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Take the Lead Review

Movies.com Critics

4.5

Dave White Profile

… made me go 'Awwww!' … Read full review

Other Critics provided by Metacritic.com

Critics scores range from 0 to 100, with higher scores indicating more favorable reviews.

  • 3.0
    55

    out of 100

    Metascore®
    Mixed or average reviews
    based on a weighted average of all
    critic review scores.

  • 33

    out of 100

    Entertainment Weekly Owen Gleiberman

    Antonio Banderas is a charming and talented man, but in Take the Lead he lays on the old-world panache so thick - the accent, the flowery courtliness, the romance of romance - that he comes off like Dracula's metrosexual cousin.

    Read Full Review

  • 60

    out of 100

    The Hollywood Reporter Michael Rechtshaffen

    Things hold together longer than they would have without Banderas' commanding, committed performance.

    Read Full Review

  • 63

    out of 100

    USA Today Claudia Puig

    The movie's best moments are between Banderas and the kids. When the plot shifts to reveal the students' back stories (one has a prostitute mother, another a drunken father), the story becomes a melodramatic rehash of other movies, like "Fame" or "Rent."

    Read Full Review

  • 75

    out of 100

    Chicago Sun-Times Roger Ebert

    Antonio Banderas is reason enough to see the movie.

    Read Full Review

  • See all Take the Lead reviews at Metacritic.com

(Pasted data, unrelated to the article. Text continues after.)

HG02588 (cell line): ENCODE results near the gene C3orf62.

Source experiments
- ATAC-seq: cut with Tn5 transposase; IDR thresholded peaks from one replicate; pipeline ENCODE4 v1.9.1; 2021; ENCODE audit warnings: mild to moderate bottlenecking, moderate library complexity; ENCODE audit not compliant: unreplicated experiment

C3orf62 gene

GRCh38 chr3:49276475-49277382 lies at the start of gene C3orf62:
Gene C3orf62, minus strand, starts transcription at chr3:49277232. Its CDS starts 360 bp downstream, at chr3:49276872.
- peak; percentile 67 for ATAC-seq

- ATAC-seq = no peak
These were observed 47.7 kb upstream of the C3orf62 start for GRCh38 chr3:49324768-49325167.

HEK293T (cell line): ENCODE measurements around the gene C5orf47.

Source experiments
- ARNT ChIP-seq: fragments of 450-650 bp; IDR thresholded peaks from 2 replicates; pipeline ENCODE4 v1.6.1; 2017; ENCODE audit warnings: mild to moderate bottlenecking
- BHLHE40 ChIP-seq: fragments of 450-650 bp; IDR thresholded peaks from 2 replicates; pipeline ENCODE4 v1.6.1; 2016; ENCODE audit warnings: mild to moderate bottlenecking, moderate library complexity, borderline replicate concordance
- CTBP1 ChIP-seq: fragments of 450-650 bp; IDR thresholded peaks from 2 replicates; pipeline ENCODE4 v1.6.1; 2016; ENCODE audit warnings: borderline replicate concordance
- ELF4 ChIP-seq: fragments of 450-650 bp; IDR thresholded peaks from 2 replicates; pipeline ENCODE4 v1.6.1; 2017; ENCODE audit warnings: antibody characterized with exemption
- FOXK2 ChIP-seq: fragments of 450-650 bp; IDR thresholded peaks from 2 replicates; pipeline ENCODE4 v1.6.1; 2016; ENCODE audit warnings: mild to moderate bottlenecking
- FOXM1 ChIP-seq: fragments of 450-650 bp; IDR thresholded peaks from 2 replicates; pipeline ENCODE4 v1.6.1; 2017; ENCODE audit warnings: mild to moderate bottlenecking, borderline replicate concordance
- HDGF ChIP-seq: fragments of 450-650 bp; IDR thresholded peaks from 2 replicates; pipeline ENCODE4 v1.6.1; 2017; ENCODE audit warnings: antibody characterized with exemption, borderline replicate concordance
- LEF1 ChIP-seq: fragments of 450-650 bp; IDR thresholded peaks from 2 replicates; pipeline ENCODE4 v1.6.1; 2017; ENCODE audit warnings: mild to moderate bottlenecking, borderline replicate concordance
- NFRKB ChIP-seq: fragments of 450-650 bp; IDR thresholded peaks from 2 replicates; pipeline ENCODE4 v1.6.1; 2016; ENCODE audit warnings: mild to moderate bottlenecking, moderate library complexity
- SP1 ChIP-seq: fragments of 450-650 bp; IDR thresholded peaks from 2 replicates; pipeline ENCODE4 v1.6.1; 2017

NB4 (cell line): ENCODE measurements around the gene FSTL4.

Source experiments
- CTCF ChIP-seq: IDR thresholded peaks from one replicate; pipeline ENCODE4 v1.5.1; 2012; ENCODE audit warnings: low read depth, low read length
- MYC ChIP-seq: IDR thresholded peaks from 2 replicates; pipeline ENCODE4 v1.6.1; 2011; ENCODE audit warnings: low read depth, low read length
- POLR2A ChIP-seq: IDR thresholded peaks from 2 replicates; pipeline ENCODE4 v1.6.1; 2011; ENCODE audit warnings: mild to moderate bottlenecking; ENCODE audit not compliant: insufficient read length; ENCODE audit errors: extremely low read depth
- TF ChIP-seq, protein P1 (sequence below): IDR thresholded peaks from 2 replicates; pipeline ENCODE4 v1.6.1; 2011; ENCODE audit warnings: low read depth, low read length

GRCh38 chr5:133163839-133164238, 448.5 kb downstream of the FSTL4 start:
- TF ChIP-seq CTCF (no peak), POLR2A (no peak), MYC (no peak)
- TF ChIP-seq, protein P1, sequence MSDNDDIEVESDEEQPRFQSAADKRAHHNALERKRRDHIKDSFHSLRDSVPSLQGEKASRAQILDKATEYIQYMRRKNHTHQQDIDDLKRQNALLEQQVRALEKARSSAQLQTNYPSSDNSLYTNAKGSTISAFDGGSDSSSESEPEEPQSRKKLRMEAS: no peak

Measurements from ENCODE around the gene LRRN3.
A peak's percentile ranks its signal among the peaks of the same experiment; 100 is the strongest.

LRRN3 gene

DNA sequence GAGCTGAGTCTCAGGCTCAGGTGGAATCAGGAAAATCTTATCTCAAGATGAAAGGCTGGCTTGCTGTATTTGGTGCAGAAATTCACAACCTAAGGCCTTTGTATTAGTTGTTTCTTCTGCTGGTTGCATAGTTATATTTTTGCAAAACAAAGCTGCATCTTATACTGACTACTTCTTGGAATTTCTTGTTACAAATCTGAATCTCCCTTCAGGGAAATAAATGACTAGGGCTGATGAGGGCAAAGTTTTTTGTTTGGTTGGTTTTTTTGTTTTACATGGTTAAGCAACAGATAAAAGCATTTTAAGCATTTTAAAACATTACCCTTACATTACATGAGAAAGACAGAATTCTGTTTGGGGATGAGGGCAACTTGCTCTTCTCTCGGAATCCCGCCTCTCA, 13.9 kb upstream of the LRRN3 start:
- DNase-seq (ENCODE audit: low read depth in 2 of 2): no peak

For Families provided by Common Sense Media

Iffy for 13+

NYC high schoolers saved by ballroom dancing.

What Parents Need to Know

Parents need to know that this film includes some images of violence, as well as references to painful past deaths (two kids' siblings were killed in gang violence). A frustrated boy smashes his principal's car with a bar; a gun is drawn near the film's end, and a crew who deals drugs and stolen materials beats up their reluctant member (some blood visible on his face, as he finally makes it to the ballroom competition). The dancing is sometimes very formal, often very sexualized (especially the tango, salsa, and hip-hop moves). Characters deal drugs, threaten violence, smoke cigarettes, and drink.

  • Families can talk about the options available for the dance students. How might their dance training help them in other aspects of their lives (getting a job, looking after children and parents, continuing their educations)? How does the film set up a connection between their home-life conflicts and their work in the dance class?

The good stuff
  • message true0

    Messages: Kids fight, resist authority, behave sullenly in repsonse to dance teacher's entreaties; teacher's bicycle is stolen (and at film's end, replaced); kids learn mutual respect; widowed teacher learns to open his heart to romance.

What to watch for
  • violence false3

    Violence: Movie includes several violent scenes, including an opening fistfight at a high school dance; an attack on a car with a bar; boy pulls a gun at the end and is beaten by his angry crew (slightly bloody imagery here).

  • sex false3

    Sex: Dancing is often sexualized (especially tango, salsa, and some hip-hop styles); an older man tries to seduce his girlfriend's adolescent daughter; romantic kissing by featured high school couple; the sight of an interracial couple dancing upsets white girl's mother.

  • language false3

    Language: Mild language by kids and also by the principal (dance teacher is very proper): one f-word; a couple of uses of s-word, "hell," and "damn," plus gender/sexual slang ("punk ass," "p---y," "ass") and other colorful phrasing ("screwed up," "I suck").

  • consumerism false0

    Consumerism: Not an issue

  • drugsalcoholtobacco false3

    Drinking, drugs and smoking: One boy's parents are alcoholics; another deals drugs; reference to "crack dealer."

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